The other day a couple of friends and I were thinking about going to the National Gun Show held last weekend over near Dulles Airport. We eventually decided against it, due to a combination of bad weather, crowds, sickness, and other considerations. (In my case, the cost of driving out there and back and buying a ticket would have cost more than the gun magazine I was looking for, so if we weren’t going together to socialize, it didn’t make sense.)
Predictably, the mere suggestion that we were thinking about going provoked a barrage of outraged comments from the uninvolved, about the impropriety of gun shows or even gun ownership in light of the “national mood” (as though a unified mood somehow exists) in the wake of the tragedy in Connecticut. I can’t remember so many derogatory terms tossed about since I said I was going to see “2016: Obama’s America” earlier this year.
Anyway, this prompts a little commentary, offered here, about the reaction to and political exploitation of gun violence in the news recently.
Plenty of people — especially among America’s political and journalistic classes . . . [would be] . . . more comfortable seeing ordinary Americans disarmed. And whenever there is a mass shooting, or other gun incident that snags the headlines, they do their best to exploit the tragedy and push for laws that would, well, take the guns away from the people who didn’t do it.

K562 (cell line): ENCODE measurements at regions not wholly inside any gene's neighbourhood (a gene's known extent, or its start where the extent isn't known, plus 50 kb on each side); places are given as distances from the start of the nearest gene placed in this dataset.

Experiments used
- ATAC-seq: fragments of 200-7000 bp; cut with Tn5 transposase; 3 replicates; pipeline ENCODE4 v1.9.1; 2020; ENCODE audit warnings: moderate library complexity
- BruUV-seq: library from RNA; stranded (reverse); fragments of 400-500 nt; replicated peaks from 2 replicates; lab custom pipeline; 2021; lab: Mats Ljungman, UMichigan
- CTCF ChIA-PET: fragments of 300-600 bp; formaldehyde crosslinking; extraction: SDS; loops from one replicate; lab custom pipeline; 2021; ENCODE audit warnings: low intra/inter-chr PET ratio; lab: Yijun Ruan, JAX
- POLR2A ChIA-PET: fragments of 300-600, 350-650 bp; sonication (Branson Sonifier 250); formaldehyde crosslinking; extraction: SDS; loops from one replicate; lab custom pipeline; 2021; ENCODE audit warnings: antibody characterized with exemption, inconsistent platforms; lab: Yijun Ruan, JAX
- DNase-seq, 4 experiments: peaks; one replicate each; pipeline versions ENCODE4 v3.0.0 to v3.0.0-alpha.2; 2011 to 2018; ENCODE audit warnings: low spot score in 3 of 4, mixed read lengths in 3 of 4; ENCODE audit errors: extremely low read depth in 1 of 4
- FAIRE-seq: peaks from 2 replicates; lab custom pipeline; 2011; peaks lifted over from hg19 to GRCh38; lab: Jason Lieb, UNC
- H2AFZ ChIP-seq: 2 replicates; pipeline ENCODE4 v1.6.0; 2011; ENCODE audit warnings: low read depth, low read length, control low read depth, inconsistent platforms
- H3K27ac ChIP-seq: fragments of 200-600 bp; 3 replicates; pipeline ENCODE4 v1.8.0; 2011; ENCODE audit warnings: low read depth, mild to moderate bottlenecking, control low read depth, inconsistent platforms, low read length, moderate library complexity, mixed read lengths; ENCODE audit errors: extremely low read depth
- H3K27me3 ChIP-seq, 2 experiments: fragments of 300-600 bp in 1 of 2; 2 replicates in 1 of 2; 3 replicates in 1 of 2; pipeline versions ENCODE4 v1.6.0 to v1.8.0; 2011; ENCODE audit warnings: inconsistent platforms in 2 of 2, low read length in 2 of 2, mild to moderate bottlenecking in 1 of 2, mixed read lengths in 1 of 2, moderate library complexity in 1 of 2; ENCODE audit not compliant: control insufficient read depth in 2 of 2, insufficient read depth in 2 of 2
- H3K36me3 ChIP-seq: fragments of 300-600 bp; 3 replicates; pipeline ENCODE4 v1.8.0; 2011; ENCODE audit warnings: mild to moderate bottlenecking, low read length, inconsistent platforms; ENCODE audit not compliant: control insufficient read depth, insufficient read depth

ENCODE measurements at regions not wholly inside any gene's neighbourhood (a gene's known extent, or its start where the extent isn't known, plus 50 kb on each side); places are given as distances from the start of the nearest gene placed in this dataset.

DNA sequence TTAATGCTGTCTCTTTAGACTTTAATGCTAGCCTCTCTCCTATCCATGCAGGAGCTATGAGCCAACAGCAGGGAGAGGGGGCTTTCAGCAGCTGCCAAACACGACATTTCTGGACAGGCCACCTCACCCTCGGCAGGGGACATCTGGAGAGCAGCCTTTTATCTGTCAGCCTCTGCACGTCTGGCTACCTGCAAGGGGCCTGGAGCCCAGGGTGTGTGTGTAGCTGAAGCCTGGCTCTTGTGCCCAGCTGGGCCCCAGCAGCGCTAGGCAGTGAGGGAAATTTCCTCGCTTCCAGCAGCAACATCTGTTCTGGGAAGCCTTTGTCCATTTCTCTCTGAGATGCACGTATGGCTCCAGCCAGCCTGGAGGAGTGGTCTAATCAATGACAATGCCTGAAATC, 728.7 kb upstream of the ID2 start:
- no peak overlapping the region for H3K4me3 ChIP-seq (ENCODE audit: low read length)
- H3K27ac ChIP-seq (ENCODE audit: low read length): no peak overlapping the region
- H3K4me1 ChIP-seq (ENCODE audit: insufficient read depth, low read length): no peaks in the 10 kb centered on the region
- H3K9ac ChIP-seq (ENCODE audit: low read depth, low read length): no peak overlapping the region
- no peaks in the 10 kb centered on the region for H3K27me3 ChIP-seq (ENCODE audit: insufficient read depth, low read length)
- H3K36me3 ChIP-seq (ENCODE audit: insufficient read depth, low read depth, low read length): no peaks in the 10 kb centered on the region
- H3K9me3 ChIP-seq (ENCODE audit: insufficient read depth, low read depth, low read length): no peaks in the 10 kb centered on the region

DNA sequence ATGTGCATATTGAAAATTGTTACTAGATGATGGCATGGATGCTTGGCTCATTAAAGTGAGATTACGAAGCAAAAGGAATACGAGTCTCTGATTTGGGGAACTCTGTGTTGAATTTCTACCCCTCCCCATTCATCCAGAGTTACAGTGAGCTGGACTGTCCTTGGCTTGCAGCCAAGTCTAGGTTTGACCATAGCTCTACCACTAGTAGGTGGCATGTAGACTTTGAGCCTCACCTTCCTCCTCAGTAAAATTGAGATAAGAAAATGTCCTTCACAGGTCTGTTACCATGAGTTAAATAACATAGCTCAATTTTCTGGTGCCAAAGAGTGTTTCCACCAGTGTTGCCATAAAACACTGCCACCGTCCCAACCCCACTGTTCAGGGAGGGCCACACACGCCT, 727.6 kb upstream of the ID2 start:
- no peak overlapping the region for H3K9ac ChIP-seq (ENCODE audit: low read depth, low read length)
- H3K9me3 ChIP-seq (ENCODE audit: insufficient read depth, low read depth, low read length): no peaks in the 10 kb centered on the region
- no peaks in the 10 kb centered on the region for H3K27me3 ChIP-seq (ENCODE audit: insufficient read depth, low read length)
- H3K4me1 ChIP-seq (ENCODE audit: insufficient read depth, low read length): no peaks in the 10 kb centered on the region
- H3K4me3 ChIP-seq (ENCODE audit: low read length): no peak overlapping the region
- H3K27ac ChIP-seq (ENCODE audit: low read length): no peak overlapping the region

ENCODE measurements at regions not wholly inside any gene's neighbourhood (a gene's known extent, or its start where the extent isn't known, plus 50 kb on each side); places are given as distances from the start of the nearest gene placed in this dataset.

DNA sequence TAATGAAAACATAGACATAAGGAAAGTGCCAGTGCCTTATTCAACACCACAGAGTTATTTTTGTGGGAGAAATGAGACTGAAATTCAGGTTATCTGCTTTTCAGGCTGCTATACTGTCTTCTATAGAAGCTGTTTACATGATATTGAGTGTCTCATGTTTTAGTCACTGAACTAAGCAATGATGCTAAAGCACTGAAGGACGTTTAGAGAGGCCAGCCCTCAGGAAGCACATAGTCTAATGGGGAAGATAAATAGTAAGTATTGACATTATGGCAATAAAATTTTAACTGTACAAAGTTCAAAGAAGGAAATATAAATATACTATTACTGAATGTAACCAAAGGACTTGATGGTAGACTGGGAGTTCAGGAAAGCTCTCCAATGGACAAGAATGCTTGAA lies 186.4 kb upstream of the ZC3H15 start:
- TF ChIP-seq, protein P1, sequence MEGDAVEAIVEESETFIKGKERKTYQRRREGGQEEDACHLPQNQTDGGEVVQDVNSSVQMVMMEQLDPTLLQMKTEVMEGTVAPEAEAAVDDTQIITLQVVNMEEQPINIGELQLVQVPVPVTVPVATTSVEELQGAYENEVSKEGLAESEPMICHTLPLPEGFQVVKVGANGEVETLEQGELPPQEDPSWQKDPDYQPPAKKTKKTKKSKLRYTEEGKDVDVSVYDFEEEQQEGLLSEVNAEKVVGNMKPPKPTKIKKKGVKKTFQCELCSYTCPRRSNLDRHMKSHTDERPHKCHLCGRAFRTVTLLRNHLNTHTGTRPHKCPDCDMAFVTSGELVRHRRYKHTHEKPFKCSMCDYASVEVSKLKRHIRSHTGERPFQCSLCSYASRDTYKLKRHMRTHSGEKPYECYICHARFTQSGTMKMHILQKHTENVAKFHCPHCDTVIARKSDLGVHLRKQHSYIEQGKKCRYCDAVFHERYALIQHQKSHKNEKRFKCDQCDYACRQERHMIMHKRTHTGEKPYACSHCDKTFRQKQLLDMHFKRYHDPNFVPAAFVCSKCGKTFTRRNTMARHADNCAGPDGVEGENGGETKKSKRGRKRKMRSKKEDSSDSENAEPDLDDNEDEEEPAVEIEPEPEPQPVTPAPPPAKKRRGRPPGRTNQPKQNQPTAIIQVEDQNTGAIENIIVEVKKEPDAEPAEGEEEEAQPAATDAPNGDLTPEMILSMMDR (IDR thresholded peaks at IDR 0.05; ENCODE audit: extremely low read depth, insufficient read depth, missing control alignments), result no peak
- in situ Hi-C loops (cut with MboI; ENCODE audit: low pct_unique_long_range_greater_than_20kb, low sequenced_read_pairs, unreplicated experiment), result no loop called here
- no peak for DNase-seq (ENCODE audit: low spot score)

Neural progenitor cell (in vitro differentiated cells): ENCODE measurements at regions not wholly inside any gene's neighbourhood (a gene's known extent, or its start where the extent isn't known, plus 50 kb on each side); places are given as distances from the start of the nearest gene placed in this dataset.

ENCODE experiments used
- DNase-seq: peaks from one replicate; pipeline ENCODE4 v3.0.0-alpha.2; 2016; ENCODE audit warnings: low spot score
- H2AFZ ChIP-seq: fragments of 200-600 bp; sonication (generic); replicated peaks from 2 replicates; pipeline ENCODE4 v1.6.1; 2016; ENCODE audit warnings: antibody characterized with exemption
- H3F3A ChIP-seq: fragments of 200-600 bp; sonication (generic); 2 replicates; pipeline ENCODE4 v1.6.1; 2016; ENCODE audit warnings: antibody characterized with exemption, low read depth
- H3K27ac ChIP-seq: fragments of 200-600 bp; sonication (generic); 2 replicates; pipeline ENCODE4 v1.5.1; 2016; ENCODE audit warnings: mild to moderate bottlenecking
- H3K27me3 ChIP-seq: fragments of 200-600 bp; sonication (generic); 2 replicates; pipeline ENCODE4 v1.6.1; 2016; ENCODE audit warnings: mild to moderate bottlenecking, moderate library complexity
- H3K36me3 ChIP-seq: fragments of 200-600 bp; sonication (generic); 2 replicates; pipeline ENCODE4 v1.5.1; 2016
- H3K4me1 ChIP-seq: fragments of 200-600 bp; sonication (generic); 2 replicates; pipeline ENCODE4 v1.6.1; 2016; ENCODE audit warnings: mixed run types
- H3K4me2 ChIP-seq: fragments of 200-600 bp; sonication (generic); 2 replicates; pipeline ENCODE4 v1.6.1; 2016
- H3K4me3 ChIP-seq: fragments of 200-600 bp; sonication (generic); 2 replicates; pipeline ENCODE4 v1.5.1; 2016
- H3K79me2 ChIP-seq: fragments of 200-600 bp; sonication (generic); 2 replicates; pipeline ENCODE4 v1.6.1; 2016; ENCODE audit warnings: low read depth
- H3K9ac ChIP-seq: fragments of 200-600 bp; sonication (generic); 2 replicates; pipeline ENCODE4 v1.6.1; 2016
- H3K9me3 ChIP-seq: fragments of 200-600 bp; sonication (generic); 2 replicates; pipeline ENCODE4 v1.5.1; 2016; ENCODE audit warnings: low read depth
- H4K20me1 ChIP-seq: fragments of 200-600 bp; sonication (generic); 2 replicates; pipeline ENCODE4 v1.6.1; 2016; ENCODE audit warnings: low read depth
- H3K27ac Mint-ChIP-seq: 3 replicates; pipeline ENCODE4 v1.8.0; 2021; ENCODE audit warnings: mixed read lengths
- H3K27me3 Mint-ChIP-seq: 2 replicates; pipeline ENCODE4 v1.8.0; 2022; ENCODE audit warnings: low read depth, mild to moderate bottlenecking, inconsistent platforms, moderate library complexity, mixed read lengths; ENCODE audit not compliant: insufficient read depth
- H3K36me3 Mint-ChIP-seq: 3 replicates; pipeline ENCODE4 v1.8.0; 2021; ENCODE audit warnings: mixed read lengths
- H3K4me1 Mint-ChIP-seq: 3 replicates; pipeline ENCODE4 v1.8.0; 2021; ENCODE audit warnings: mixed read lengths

There are a lot of problems with this approach, but one of the most significant is this one: It doesn’t work. One of the interesting characteristics of mass shootings is that they generally occur in places where firearms are banned: malls, schools, etc. . . .
Given that gun-free zones seem to be a magnet for mass shooters, maybe we should be working to shrink or eliminate them, rather than expand them. As they say, if it saves just one life, it’s worth it.”
“Gun-free zones provide false sense of security,” Glenn Reynolds, USA Today, 12/12/2012 | http://tinyurl.com/d8xlnao
A posted gun-free zone is pretty much equivalent to posting a sign on your house stating that there are no guns, burglar alarms, or vicious dogs inside: No one with any common sense would do this. Most people post no sign at all, which leaves the prospective burglars fearfully in doubt.
Getting back to the news, most of what we’re seeing is the usual statists doing what then President-Elect Obama’s Chief of Staff Rahm Emanuel advocated during a televised CEO Council hosted by the Wall Street Journal in November 2008:
“You never let a serious crisis go to waste. And what I mean by that is doing something you think you could not do before.” (http://tinyurl.com/6ymmaq)
Never miss an opportunity to extend government control. In this instance, by having another go at seizing guns, even if that isn’t working so well for Rahm in Chicago at the moment. Senator Dianne Feinstein (D, CA) wasted no time introducing legislation to go get those “assault weapons,” whatever those are, in addition to banning sale of all handguns capable of holding more than 10 rounds and fingerprinting those who already own them. Chuck Connors would get a break – a rifle capable of holding over 10 rounds in a tube magazine is still ok for some reason…